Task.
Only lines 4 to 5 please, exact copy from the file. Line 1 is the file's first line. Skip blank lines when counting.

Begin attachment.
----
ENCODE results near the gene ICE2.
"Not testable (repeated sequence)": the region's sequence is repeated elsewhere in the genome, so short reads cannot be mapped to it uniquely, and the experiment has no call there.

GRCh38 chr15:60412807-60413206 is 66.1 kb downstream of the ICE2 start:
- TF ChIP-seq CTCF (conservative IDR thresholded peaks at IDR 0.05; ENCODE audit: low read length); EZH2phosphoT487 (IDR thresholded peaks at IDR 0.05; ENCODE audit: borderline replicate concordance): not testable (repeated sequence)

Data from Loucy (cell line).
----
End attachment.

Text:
- TF ChIP-seq CTCF (conservative IDR thresholded peaks at IDR 0.05; ENCODE audit: low read length); EZH2phosphoT487 (IDR thresholded peaks at IDR 0.05; ENCODE audit: borderline replicate concordance): not testable (repeated sequence)

Data from Loucy (cell line).